The Rise of Telemedicine by Dr. John Halamka

John D. Halamka, MD, MS, is Chief Information Officer of Beth Israel Deaconess Medical Center, Chairman of the New England Healthcare Exchange Network (NEHEN), Co-Chair of the HIT Standards Committee, a full Professor at Harvard Medical School, and a practicing Emergency Physician.

As reimbursement evolves from fee for service to alternative payment models, incentives will shift from treating sickness to keeping the population healthy. New investments will be made in technologies that reach into the home and enhance care team communication. 2016 saw an acceleration of telemedicine/telehealth. 2017 will see exponential growth.

Telemedicine is hard to define. It could be real time video teleconferencing between clinicians (a consult), between a patient and clincian (a visit), or group to group (tumor board discussion). It could be the transmission of a static photograph, such as the poisonous mushroom/plant teleconsultation I do 900 times per year. It could be secure texting to coordinate patient care.

Patients might provide care teams with objective data from devices in their homes. Patients might answer surveys about their mood, activity, or pain.

All of these are telemedicine.

Many companies will offer cloud-based tools and technologies to support these new workflows. Some organizations will use bridging technology to link together every kind of endpoint (Skype, Facetime, commerical telemedicine apps) with every kind of endpoint.

There are so many use cases and so many possibilities that one approach will not serve all needs, so most organizations will have a multi-faceted strategy.

There are some unanswered questions.

  1. How do you bill for telemedicine? There is a new CPT code, but it’s not clear how it should be used.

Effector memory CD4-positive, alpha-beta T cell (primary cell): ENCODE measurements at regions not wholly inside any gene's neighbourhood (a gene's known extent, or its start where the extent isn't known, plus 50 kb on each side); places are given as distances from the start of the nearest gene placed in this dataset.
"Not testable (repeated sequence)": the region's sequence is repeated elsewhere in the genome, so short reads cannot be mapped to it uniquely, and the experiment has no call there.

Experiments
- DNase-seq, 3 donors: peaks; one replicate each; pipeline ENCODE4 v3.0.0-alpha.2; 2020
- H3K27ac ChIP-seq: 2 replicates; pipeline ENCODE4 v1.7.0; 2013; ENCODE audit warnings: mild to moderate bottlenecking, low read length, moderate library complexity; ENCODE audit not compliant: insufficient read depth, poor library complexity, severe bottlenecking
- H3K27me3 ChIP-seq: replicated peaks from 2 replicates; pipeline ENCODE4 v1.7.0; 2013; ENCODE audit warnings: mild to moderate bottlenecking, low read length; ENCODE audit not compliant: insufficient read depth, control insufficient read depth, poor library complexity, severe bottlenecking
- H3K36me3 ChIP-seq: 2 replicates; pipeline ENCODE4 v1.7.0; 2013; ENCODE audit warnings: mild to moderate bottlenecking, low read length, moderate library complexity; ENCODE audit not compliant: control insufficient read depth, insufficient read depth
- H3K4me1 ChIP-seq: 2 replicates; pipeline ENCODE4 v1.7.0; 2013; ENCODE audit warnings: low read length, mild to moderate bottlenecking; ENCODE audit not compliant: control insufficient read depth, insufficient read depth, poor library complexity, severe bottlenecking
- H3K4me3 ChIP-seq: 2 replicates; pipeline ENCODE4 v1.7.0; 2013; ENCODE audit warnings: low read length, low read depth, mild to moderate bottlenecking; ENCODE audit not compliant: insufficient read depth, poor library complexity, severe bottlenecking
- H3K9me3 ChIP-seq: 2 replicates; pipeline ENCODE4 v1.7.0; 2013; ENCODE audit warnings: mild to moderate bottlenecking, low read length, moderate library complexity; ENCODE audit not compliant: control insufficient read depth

2. How do you address multiple conflicting state laws when consulting across borders?

  3. How is the record of a virtual encounter stored and who is the steward of the record?

For my personal telemedicine practice, toxicology consultation, I use an iPhone and email to review cases and images. No protected healthcare information is exchanged.

I am credentialed by BIDMC for telemedicine practice

I am malpractice insured for telemedicine practice.

When consulting across state lines, I provide advice to licensed physicians in that state and never interact with patients directly (or prescribe).

I do not bill for these services, they are a public good.

Medical records are kept by the physician consulting me and that physician is the steward of the record.

As hospitals expand to serve patients at the national and international level, as payment models require more home care/wellness care, and as consumers demand the same kind of convenience from healthcare that they get from other industries, telemedicine will expand and mature.

Telemedicine at BIDMC (part of Media Services) reports to me and I’ve requested additional staffing and investment for 2017. Technology, business needs, and customer demand are aligning to make telemedicine an increasingly important service offering for clinicians and hospitals.

Please connect with Dr. Halamka LinkedIn, Twitter or subscribe to his Blog.

Originally posted on July 27, 2016

Andrew Livingston

Read more posts by this author.